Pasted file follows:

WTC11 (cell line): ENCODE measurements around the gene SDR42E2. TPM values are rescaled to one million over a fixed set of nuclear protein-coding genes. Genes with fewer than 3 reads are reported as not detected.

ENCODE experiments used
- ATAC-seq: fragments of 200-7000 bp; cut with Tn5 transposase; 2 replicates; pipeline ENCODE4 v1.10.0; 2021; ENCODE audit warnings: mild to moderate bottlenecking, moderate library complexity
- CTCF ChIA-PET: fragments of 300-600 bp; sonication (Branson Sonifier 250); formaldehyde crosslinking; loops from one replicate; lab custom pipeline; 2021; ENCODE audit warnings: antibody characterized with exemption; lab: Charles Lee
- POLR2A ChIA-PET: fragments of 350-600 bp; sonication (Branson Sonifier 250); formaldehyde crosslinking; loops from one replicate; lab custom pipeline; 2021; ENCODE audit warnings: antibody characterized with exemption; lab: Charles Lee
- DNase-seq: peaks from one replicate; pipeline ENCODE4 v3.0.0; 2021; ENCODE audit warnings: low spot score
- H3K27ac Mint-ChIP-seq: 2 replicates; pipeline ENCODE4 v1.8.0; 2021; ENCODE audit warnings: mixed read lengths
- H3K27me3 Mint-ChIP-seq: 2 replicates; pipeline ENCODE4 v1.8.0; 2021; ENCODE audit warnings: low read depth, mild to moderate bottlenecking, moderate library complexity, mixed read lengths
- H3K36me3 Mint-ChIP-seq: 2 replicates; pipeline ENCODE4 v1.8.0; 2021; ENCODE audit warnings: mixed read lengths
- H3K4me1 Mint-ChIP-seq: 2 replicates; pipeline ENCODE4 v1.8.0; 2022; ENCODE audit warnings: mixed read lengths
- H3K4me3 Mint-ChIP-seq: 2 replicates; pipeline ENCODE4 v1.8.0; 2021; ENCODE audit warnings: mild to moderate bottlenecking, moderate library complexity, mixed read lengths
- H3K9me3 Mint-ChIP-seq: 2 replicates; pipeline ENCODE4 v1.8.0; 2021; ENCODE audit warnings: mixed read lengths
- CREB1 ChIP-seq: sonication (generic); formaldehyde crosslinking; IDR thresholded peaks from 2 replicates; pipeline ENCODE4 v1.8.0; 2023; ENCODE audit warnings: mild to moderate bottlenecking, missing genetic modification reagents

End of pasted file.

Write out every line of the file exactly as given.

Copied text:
WTC11 (cell line): ENCODE measurements around the gene SDR42E2. TPM values are rescaled to one million over a fixed set of nuclear protein-coding genes. Genes with fewer than 3 reads are reported as not detected.

ENCODE experiments used
- ATAC-seq: fragments of 200-7000 bp; cut with Tn5 transposase; 2 replicates; pipeline ENCODE4 v1.10.0; 2021; ENCODE audit warnings: mild to moderate bottlenecking, moderate library complexity
- CTCF ChIA-PET: fragments of 300-600 bp; sonication (Branson Sonifier 250); formaldehyde crosslinking; loops from one replicate; lab custom pipeline; 2021; ENCODE audit warnings: antibody characterized with exemption; lab: Charles Lee
- POLR2A ChIA-PET: fragments of 350-600 bp; sonication (Branson Sonifier 250); formaldehyde crosslinking; loops from one replicate; lab custom pipeline; 2021; ENCODE audit warnings: antibody characterized with exemption; lab: Charles Lee
- DNase-seq: peaks from one replicate; pipeline ENCODE4 v3.0.0; 2021; ENCODE audit warnings: low spot score
- H3K27ac Mint-ChIP-seq: 2 replicates; pipeline ENCODE4 v1.8.0; 2021; ENCODE audit warnings: mixed read lengths
- H3K27me3 Mint-ChIP-seq: 2 replicates; pipeline ENCODE4 v1.8.0; 2021; ENCODE audit warnings: low read depth, mild to moderate bottlenecking, moderate library complexity, mixed read lengths
- H3K36me3 Mint-ChIP-seq: 2 replicates; pipeline ENCODE4 v1.8.0; 2021; ENCODE audit warnings: mixed read lengths
- H3K4me1 Mint-ChIP-seq: 2 replicates; pipeline ENCODE4 v1.8.0; 2022; ENCODE audit warnings: mixed read lengths
- H3K4me3 Mint-ChIP-seq: 2 replicates; pipeline ENCODE4 v1.8.0; 2021; ENCODE audit warnings: mild to moderate bottlenecking, moderate library complexity, mixed read lengths
- H3K9me3 Mint-ChIP-seq: 2 replicates; pipeline ENCODE4 v1.8.0; 2021; ENCODE audit warnings: mixed read lengths
- CREB1 ChIP-seq: sonication (generic); formaldehyde crosslinking; IDR thresholded peaks from 2 replicates; pipeline ENCODE4 v1.8.0; 2023; ENCODE audit warnings: mild to moderate bottlenecking, missing genetic modification reagents